By Tom Bradley

In the fourth installment of our series marking our 5th anniversary, we look at five industry practices that need to evolve. Desperately.

The wealth management industry has changed a lot since we started Steadyhand five years ago. The banks have strengthened their hold on asset management, low-cost ETFs and high-cost structured products have become more prominent (and numerous) and lower-volatility income products are now the big seller. Some of the changes have been good for client returns, while others were more attuned to company profits.

While our birthday blogs have been mostly about reflecting back, I’m going to look both ways in this post by highlighting five industry practices that have not evolved enough over the last five years and desperately need to in the next five.

1. Reporting

The wealth management industry is great at pitching clients on how a new product or fund is going to enhance returns. Unfortunately, few firms then tell their clients how it worked out. Or what fee and commission they paid? Or for that matter, how the glorious new product fit into the client’s long-term plan.

If financial literacy and investment behavior is going to improve, client reporting has to get better. (Note: I’m quite confident we’ll see improvement here because it can’t get worse.)

2. No advice, no pay

Canada is an expensive place to have your money managed. Investors have failed to benefit from the scale that has resulted from unrelenting industry consolidation. Representatives of the industry will point out that comparisons to other countries are unfair because Canadian mutual fund fees have advice charges built into them, whereas other countries don’t. It’s like comparing apples to oranges, they say.

This is true, but the industry deserves what it gets on the fee issue. It has provided little or no transparency around who is getting paid for what. As a result, capable advisors who earn their annual 1% are being paid the same as their brethren who are doing nothing more than selling product.

What needs to change? Clients who are being charged 1% or more per year (via on-going commissions or trailer fees) for indifferent service and no advice need to be made aware. Compensation must be clearly visible, as opposed to being embedded in the MER (management expense ratio) of a fund or not reported at all. Australia and the U.K. are moving in this direction and it’s time we joined them.

3. One set of rules

In the last five years, the lines continued to blur between products sold by the banks, insurance companies, investment dealers and investment counselors. Certainly it all looks the same to the client. They don’t see much difference between what’s offered and who is regulating their investments. This would be fine, except that the oversight is very uneven. For instance, the level of scrutiny afforded Principal Protected Notes (PPNs) and hedge funds pales in comparison to what a mutual fund goes through. In the bank branches, for instance, there are claims made about PPNs that couldn’t be made anywhere else.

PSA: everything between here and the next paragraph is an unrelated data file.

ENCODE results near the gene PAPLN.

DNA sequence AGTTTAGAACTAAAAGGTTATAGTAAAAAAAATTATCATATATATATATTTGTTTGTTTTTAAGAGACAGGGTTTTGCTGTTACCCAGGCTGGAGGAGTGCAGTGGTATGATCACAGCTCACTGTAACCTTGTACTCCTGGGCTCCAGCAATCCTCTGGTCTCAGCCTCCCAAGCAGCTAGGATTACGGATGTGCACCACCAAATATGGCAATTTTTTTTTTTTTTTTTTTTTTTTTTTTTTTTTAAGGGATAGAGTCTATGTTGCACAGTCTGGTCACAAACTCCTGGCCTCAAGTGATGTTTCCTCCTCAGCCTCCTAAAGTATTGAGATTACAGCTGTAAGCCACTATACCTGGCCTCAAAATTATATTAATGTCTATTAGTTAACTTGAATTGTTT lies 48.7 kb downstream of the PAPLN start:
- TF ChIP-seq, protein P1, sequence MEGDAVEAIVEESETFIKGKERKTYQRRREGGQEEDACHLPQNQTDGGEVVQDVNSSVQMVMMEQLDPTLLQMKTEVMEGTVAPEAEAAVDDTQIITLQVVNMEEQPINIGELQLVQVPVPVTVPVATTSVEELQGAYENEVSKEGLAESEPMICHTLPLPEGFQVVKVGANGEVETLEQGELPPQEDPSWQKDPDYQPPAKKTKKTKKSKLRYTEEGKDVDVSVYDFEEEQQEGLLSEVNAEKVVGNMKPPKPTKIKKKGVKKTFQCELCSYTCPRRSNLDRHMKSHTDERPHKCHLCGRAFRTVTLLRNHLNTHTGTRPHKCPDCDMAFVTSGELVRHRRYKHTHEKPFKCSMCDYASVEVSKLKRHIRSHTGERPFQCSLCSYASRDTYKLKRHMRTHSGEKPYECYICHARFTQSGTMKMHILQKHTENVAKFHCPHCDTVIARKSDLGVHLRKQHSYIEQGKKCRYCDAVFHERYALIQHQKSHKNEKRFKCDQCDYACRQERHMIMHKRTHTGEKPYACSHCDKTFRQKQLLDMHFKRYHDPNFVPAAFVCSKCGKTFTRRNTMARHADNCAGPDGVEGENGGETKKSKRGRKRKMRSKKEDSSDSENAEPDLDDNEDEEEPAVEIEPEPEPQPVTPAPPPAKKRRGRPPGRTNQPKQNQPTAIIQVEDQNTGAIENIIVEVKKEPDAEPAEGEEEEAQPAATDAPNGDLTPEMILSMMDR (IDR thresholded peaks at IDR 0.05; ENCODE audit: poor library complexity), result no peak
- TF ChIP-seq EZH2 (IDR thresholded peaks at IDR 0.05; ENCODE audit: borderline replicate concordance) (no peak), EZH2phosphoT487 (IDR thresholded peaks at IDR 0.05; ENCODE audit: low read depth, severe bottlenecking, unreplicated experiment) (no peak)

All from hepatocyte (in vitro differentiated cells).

The regulators need to catch up to the product proliferation and make some progress towards regulating wealth management as the one big industry that it is.

4. RRSP transfers

It’s a small thing perhaps, but the industry has got to clean up its act when it comes to transferring registered assets. Firms have proven they can process in-coming money in minutes, but claim to need weeks to transfer it out. When asked why it takes so long, they say it’s “prevailing industry practice”. That may be so, but there are a handful of firms that turnaround transfers in a day or two, while the big players keep the money on their books for 3-4 weeks and leave their departing clients in limbo.

On this one, I’d be happy to get the ball rolling with a proposal for the regulators to consider: I so move that a financial institution’s ‘transfer-out’ time cannot exceed its ‘transfer-in’ time.

5. Less short term

I serve on a couple of institutional investment committees. When managers report to us, I’m amazed how much time is spent reviewing short-term returns, sometimes with pages of detailed attribution. “You had a good quarter because your energy holdings relative to the S&P/TSX Composite Index were overweighted oil and underweighted natural gas.” UGH! It may be useful for day traders, but for long-term investors? Come on.

Even though the most commonly used words in the wealth management industry are ‘long term’, not enough advisors and managers walk the talk. They either focus their communication on near-term stuff (corporate earnings, returns, trading strategies) or even worse, vacillate between short and long-term, depending on what looks better or is more exciting.

Advisors and managers need to ignore the short-term wins (and losses) and stick to longer-term strategies, performance and wealth creation. If they want their clients to be effective investors, they themselves can’t just be disciplined when it’s convenient to do so.

It depends what side of the bed I get up on as to whether I’m optimistic or discouraged about the industry’s direction. But sleeping habits aside, I do think there will be progress on the issues I’ve raised. Some of it will result from new regulation and some will come from client and competitive pressures. I would prefer the latter, but gladly take the former.